The Wildcats were within seven — 36-29 — at halftime. Reid had 24 points despite a pedestrian start from outside, but Central City would need another boost to avoid an upset. East Buchanan entered 2-13 in its last 15 games, including one defeat to Central City already last month.

“He was 25 points away from being the school’s all-time leading scorer as a junior, so I was hoping he’d get that to get that out of the way,” Carlson said. “His 24 in the first half seems like a lot, but it didn’t really feel like it.”

There wasn’t a ton of attention on Reid’s scoring output yet. The tight score kept everyone lost in the game.

That changed soon enough.

Second half

The gameplan became quite simple after the break. As Reid started piling up the points — 38 in the second half, including 23 in the fourth quarter — everyone knew what to do.

“It was the craziest thing I’ve ever seen,” teammate David Warrington said. “We’d just give it to him every time, and he’d just take it right past the defense. There was nothing they could do to stop him. He’d score just about every time.”

With such little resistance inside, Reid didn’t need to expand his game beyond the paint. Almost every possession looked like a replay from the previous.

Catch the ball, dribble into and through a crowd — then lay it up, nail a short jumper or head to the line. It was a clinic on consistency and poise.

“My dribbling was probably the best thing,” Reid said, “because I had to split through double teams to get to the basket. I wasn’t really settling for threes, which — I’m mainly a shooter — but I was attacking the basket at will at the end of the game.”

That is, until Central City needed a desperate trey.

The Wildcats never found regulation separation even with the reliable offense. East Buchannan had a 72-69 lead with under 10 seconds to play — one stop away from withstanding the Reid storm.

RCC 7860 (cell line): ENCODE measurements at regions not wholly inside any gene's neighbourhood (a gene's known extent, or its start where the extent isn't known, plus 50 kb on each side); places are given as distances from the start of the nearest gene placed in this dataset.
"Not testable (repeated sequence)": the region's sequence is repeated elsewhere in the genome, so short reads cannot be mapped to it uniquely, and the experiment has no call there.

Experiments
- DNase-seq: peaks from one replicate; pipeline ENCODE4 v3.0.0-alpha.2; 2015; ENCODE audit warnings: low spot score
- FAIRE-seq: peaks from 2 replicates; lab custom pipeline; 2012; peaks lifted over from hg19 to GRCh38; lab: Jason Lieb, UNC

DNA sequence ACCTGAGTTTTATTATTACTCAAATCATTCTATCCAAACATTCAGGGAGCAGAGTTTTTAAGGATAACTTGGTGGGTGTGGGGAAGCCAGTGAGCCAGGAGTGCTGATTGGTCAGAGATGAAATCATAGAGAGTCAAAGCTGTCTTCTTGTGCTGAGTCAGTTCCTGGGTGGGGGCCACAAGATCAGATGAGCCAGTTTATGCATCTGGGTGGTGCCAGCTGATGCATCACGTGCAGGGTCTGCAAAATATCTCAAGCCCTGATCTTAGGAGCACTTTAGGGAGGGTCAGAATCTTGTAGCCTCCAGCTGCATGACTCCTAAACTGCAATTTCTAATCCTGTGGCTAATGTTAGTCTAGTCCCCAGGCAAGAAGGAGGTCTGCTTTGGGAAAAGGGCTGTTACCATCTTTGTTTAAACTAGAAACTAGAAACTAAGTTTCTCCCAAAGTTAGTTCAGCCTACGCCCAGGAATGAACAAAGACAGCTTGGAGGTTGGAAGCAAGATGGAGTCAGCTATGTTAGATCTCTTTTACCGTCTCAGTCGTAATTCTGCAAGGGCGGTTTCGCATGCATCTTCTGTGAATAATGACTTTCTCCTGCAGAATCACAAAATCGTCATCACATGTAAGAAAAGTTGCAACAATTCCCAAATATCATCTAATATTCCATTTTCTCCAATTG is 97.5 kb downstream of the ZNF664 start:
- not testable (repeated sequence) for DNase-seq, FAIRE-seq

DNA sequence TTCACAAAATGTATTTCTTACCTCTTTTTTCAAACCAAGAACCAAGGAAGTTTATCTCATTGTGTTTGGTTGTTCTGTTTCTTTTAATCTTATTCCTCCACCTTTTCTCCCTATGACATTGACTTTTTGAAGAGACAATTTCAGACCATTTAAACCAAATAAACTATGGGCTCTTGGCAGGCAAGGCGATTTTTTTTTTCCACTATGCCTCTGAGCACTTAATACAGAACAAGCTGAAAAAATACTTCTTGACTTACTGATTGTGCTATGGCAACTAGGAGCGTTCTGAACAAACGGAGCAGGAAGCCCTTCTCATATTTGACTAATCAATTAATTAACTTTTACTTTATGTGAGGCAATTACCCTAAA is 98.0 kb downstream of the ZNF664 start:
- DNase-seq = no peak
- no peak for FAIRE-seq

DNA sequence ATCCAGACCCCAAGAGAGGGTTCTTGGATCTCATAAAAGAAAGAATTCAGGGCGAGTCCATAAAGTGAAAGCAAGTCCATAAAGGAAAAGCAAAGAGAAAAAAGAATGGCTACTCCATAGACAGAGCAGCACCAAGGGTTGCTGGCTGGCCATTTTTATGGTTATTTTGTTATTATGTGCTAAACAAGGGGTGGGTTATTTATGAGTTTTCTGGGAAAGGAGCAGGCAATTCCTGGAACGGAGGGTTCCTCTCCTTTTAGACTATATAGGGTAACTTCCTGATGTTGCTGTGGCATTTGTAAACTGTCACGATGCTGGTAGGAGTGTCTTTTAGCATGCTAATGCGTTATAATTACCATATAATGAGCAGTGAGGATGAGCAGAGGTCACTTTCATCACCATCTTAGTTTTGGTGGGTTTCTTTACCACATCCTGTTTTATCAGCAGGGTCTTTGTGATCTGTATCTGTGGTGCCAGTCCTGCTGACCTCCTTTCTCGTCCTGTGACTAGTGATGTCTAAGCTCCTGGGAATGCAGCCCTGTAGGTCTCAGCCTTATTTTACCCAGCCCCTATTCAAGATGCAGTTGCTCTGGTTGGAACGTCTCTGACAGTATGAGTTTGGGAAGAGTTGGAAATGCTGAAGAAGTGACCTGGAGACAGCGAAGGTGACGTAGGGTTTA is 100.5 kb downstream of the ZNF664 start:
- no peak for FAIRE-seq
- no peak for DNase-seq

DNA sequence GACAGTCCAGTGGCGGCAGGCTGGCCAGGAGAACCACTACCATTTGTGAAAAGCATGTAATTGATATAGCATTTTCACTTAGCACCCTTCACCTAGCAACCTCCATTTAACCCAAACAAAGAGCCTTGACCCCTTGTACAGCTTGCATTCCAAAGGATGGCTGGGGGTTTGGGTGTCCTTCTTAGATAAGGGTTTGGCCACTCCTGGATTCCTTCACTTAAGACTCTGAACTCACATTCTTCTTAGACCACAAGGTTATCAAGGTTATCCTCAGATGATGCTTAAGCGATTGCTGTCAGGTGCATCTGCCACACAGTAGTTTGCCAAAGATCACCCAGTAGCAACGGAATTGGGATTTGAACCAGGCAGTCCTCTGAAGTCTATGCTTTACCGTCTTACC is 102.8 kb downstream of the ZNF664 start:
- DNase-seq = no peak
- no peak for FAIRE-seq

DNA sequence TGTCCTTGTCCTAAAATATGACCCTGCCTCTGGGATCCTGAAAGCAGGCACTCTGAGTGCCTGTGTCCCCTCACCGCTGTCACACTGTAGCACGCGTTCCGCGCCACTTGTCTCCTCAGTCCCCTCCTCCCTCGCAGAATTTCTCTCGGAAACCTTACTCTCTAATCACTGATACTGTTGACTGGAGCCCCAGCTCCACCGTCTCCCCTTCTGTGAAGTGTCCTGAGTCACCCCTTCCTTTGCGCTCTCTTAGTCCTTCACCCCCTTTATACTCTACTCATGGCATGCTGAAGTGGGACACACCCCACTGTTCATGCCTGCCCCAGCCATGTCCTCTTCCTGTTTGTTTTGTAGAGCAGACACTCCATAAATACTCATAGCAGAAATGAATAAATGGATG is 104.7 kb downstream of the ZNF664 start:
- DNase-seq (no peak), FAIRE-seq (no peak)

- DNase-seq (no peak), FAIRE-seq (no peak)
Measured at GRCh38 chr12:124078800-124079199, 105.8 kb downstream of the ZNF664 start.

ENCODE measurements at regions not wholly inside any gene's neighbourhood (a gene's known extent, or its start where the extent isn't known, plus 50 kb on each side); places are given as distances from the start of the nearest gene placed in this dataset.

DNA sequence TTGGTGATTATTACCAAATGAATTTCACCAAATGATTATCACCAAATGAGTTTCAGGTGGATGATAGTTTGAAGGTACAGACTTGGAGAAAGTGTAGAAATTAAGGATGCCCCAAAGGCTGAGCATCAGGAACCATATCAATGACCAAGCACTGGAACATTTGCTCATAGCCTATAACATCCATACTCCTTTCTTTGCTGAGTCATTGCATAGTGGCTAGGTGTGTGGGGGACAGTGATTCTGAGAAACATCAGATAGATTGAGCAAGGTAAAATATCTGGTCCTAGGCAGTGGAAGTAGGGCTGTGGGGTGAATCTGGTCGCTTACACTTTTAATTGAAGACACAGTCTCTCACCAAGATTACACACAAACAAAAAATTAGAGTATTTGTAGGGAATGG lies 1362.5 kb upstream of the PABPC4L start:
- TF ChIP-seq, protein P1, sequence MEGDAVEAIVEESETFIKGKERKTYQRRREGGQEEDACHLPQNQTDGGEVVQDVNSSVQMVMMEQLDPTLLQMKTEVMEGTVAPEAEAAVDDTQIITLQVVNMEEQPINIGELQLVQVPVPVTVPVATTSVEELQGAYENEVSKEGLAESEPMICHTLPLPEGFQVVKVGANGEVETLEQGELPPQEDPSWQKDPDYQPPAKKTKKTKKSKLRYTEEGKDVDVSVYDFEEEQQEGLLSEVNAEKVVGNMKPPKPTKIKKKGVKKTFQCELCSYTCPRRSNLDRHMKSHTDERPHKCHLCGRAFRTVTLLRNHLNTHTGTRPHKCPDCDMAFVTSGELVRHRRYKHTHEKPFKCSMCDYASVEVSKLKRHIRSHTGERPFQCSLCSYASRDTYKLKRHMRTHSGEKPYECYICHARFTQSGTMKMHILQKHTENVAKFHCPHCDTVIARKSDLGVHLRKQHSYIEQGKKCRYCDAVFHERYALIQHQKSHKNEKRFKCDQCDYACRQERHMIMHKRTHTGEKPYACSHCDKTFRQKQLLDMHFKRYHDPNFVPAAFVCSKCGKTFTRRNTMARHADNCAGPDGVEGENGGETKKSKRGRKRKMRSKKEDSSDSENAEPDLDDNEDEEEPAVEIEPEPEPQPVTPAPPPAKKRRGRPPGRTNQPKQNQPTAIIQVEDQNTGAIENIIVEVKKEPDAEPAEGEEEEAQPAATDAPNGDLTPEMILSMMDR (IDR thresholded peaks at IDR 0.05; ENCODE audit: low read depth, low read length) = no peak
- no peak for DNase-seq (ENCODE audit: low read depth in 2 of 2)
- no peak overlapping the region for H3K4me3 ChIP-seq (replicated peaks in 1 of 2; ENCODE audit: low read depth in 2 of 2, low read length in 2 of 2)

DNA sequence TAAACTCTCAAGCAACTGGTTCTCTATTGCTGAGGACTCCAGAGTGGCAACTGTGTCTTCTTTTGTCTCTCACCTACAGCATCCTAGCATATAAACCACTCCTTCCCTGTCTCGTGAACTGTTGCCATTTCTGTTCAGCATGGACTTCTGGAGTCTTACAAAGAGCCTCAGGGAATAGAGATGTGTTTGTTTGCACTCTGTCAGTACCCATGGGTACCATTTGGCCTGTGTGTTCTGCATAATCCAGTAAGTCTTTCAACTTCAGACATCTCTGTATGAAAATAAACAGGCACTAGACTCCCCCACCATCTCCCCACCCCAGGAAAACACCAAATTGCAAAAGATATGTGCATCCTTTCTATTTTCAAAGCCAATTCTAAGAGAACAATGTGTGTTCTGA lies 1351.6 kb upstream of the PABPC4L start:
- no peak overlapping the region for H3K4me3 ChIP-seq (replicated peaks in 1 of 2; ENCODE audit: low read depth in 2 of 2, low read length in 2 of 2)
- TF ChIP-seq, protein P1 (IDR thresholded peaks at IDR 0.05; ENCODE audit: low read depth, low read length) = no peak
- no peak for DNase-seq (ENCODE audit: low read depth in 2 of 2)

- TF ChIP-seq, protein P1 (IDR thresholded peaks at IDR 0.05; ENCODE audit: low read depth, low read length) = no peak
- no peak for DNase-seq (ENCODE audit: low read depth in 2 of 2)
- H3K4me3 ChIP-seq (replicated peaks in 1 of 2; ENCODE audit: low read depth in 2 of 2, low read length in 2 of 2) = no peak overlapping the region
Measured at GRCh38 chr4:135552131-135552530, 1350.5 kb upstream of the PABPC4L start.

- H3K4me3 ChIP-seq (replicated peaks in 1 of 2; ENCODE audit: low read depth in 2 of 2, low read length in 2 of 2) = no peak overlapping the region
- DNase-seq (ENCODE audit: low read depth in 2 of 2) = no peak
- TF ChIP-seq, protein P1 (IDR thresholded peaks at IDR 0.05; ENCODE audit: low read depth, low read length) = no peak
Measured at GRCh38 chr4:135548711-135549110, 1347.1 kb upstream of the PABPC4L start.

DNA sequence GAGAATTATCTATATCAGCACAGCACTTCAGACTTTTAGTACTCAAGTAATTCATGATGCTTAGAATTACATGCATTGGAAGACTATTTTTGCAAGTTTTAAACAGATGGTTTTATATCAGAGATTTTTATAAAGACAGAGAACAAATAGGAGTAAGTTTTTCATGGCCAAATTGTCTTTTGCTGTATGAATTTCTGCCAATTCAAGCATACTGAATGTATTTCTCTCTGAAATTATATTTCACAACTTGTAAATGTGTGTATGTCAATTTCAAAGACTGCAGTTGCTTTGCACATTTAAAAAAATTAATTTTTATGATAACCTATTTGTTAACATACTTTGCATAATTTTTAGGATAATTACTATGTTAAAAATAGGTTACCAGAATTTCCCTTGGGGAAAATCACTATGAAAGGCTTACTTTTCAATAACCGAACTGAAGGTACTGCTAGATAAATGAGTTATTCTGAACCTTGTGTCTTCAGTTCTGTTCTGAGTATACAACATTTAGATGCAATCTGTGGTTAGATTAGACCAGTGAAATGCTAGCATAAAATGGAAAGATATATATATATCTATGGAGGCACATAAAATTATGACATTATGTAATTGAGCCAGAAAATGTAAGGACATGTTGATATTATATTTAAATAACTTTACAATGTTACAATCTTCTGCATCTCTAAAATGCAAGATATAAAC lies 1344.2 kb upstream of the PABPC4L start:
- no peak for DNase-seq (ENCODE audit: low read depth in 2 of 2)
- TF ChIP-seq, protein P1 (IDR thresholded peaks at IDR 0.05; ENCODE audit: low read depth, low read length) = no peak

Everyone knew where the ball was going.

Reid hadn’t hit a 3-pointer all night, but he calmly swished one from the top of the key with 3.4 seconds remaining to force overtime. The Central City bench erupted in jubilation. What’s an unforgettable performance without a little drama?

“It was amazing,” Reid said. “I was in the zone.”

Overtime & beyond

With 62 points heading into the extra session, Reid’s emphatic night was a secret no longer. The outcome was still in doubt, but that night had transformed into so much more.

East Buchannan had had enough. Reid poured in all 14 of Central City’s overtime points, including nine free throws to seal the 86-76 win.

“It was crazy to sit there and just watch it happen,” teammate TJ Ayers said. “The only thing I’ve heard of like anything like that is Wilt Chamberlain’s (100 points) and Kobe Bryant’s (81 points) — all NBA players. It’s crazy to see something like that here in small-town Iowa.”

Social media has its perks, and it showed in this moment. Reid’s ridiculous stat line — 76 points, 25-for-44 shooting, 24-for-27 from the line, 14 rebounds and four steals — quickly circulated on Twitter and Instagram. Carlson felt the impact before he’d even left the gym.

“I think my phone had 35, 40 messages from just random people who had already seen it on Twitter,” Carlson said. “In the fourth quarter, you could tell this was going to be a historic night.”

Outside the normal realm of Iowa high school basketball coverage, Reid landed a Peter Jok shoutout and a mention from Mars Reel — a national prep hoops entity with more than 16,000 Twitter followers.

The buzz hadn’t slowed much by Friday. People will remember Reid’s 76 for a long, long time.